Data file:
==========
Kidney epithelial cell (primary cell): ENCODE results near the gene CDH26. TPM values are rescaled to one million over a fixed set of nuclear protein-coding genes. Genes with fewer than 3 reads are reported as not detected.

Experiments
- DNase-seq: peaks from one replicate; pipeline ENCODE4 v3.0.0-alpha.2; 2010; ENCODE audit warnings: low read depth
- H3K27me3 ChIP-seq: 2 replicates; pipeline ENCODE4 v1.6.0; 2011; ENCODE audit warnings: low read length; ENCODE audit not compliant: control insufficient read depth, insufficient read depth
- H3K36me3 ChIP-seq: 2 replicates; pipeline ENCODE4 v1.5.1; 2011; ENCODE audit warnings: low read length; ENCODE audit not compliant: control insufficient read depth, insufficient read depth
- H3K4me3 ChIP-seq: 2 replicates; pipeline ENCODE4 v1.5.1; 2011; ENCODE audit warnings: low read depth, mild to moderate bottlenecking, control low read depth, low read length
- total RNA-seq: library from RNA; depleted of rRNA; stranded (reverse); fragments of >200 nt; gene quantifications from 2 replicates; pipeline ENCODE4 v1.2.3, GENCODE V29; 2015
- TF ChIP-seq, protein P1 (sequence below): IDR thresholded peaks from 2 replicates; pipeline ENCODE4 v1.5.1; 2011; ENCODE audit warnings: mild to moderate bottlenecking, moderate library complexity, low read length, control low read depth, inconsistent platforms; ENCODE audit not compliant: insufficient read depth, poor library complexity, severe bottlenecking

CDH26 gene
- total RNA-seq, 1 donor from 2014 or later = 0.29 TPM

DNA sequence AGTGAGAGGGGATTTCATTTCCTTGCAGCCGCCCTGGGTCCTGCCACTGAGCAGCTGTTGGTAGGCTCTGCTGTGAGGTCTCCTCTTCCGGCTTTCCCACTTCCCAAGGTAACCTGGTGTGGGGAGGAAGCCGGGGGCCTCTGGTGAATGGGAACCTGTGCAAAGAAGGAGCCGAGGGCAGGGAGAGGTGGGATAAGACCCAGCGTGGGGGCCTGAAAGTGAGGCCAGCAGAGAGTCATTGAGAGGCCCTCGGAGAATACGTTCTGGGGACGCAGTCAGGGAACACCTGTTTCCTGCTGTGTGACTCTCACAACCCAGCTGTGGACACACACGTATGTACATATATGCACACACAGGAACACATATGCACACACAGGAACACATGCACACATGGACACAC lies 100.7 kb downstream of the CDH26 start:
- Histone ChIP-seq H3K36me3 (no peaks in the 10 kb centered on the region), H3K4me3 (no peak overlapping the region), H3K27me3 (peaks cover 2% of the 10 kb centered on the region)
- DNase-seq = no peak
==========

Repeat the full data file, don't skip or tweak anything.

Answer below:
Kidney epithelial cell (primary cell): ENCODE results near the gene CDH26. TPM values are rescaled to one million over a fixed set of nuclear protein-coding genes. Genes with fewer than 3 reads are reported as not detected.

Experiments
- DNase-seq: peaks from one replicate; pipeline ENCODE4 v3.0.0-alpha.2; 2010; ENCODE audit warnings: low read depth
- H3K27me3 ChIP-seq: 2 replicates; pipeline ENCODE4 v1.6.0; 2011; ENCODE audit warnings: low read length; ENCODE audit not compliant: control insufficient read depth, insufficient read depth
- H3K36me3 ChIP-seq: 2 replicates; pipeline ENCODE4 v1.5.1; 2011; ENCODE audit warnings: low read length; ENCODE audit not compliant: control insufficient read depth, insufficient read depth
- H3K4me3 ChIP-seq: 2 replicates; pipeline ENCODE4 v1.5.1; 2011; ENCODE audit warnings: low read depth, mild to moderate bottlenecking, control low read depth, low read length
- total RNA-seq: library from RNA; depleted of rRNA; stranded (reverse); fragments of >200 nt; gene quantifications from 2 replicates; pipeline ENCODE4 v1.2.3, GENCODE V29; 2015
- TF ChIP-seq, protein P1 (sequence below): IDR thresholded peaks from 2 replicates; pipeline ENCODE4 v1.5.1; 2011; ENCODE audit warnings: mild to moderate bottlenecking, moderate library complexity, low read length, control low read depth, inconsistent platforms; ENCODE audit not compliant: insufficient read depth, poor library complexity, severe bottlenecking

CDH26 gene
- total RNA-seq, 1 donor from 2014 or later = 0.29 TPM

DNA sequence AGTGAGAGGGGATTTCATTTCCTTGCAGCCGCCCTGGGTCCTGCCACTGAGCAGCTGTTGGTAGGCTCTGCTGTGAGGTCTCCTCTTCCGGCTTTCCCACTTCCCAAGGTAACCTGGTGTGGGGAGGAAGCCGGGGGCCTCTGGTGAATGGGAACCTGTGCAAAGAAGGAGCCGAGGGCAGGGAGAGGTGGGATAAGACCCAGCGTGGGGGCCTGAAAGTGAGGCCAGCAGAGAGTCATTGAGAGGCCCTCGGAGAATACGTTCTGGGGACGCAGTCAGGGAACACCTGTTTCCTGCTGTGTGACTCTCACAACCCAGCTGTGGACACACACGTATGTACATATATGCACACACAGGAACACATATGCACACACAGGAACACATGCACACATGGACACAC lies 100.7 kb downstream of the CDH26 start:
- Histone ChIP-seq H3K36me3 (no peaks in the 10 kb centered on the region), H3K4me3 (no peak overlapping the region), H3K27me3 (peaks cover 2% of the 10 kb centered on the region)
- DNase-seq = no peak